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Turning university communications upside down!

Can we have any real idea of what the world of higher education will look like in 2020?

The pace of change with developments such as digitisation, globalisation and privatisation is transforming the face of universities that have lasted pretty much unchanged for hundreds of years.

With students travelling from one side of the world to the other for their degrees and MOOCs and online learning encouraging studying without leaving the house, the role of the university communications is changing beyond recognition.

“At EUPRIO’s 2015 annual conference in Perugia, Italy, we’ll be looking in depth at what all this means for our members – the marketing and communication professionals”, says the association’s President Christine Legrand.    

Sunday start for 2015 conference

The conference, which takes place from September 6-9, starts on a Sunday for a change.

It will be Christine’s first since taking over the association’s Presidency and she is confident that the venue and conference will match the last three excellent EUPRIO conferences held in Göteborg, Kent and Innsbruck.

Titled Turn it upside down, the conference will offer insights into the University, the marketing and communications department and the professional of the future.    

Time for hard questions

Paul Helbing

Paul Helbing

Dutch Steering Committee member Paul Helbing is chairing the task force. He says: “With everything changing so fast, we need to stop for a moment and ask ourselves some hard questions.

“Do we still need all-round professionals? Or, will specialists play a more important role in the future organisation? If so, what future specialist areas can we identify and what skills will these new roles require?

“The growth of social media and citizen journalism has created new stakeholders and big data makes it possible to track and communicate with targets groups more effectively.

“What changes will this bring?

“And will there even be a separate marketing & communications department in the future, or will the universities organise this function differently?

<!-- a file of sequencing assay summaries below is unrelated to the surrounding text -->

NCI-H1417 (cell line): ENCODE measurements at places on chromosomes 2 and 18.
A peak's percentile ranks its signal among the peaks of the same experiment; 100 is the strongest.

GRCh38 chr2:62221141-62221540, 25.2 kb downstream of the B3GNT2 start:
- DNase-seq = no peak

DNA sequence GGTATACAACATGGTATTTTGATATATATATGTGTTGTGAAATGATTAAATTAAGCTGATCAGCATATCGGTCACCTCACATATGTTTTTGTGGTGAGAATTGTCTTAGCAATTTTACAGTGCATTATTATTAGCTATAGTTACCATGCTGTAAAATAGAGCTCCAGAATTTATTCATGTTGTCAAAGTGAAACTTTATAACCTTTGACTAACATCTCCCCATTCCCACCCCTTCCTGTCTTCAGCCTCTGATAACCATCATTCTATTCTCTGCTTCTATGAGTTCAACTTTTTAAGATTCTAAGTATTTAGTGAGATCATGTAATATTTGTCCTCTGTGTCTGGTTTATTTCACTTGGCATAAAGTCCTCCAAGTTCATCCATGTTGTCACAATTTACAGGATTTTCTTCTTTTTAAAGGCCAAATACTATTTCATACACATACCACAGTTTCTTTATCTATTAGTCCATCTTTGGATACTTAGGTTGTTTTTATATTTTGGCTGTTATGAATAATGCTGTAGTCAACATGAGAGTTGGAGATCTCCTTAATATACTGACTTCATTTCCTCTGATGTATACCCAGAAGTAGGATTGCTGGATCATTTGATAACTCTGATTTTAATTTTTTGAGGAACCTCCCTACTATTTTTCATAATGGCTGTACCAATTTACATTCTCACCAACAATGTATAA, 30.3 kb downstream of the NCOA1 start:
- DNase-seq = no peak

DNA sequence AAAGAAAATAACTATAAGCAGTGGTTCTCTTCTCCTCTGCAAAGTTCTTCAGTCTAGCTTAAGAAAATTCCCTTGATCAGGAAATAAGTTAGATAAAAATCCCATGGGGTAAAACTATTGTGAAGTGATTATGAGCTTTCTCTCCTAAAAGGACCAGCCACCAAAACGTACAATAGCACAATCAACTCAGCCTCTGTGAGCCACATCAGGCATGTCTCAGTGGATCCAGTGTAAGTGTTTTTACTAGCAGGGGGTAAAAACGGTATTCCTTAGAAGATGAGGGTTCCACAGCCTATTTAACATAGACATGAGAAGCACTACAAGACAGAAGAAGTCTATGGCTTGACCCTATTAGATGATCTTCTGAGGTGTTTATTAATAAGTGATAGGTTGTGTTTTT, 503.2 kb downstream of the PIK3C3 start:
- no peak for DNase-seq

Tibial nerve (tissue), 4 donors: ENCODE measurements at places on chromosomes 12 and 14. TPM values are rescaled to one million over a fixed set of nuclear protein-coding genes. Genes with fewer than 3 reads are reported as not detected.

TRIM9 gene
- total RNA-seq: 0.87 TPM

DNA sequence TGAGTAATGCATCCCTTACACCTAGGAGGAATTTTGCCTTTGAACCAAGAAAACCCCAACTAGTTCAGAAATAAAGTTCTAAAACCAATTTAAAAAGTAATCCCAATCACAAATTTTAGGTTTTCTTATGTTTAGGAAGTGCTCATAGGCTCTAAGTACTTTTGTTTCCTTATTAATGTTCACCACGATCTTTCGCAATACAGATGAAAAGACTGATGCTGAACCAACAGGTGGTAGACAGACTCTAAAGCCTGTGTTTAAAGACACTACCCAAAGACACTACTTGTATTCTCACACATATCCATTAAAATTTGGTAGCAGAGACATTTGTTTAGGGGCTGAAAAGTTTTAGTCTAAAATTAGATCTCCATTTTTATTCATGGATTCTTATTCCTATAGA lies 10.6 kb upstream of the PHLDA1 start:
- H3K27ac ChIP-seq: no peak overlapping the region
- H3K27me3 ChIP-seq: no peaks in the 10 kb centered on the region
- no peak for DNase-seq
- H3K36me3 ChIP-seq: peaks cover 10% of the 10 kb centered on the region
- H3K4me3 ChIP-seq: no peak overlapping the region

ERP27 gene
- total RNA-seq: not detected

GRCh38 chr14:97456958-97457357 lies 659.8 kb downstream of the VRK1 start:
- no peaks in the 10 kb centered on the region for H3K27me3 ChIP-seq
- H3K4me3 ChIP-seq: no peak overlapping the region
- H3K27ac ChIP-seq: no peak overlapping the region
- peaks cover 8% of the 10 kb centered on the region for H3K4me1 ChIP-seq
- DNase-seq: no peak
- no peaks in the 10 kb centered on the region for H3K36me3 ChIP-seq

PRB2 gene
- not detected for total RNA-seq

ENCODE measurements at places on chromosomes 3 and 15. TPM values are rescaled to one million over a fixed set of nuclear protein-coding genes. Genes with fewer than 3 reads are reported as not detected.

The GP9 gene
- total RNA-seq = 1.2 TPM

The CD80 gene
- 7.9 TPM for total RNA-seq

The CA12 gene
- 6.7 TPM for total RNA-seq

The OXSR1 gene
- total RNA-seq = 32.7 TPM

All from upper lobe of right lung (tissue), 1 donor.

“Many questions – and we’ll be offering some of the answers when we meet in lovely Perugia in September.”  

Perugia is a culture capital

The conference will be hosted by Università per Stranieri di Perugia (the University for Foreigners of Perugia).

The main local organisers are EUPRIO’s Milan-based treasurer Paola Claudia Scioli and Nadia Catarinangeli from the host university’s press office, and AICUN – the association of Italian university communicators.

Paola says: “Perugia is the splendid capital of the region of Umbria, which lies between Rome and Florence. It is one of the most interesting cities in Italy in terms of its artistic, historical and monumental patrimony.”

Nadia adds: “This is also a culture capital par excellence, and the seat of this important university, the University for Foreigners, the foremost in Italy and a symbol of open-mindedness and tolerance.

“Every year thousands of Italian and foreign students from over 100 countries meet, get to know each other and study together at the University for Foreigners of Perugia, in a setting which is unique in Italy.”

Christine says: “The programme will be finalised at the next Steering Committee meeting in early March. That meeting will mark another step in rebuilding EUPRIO in Spain as it takes place at the Universitat Politènica de Catalunya, Barcelona.”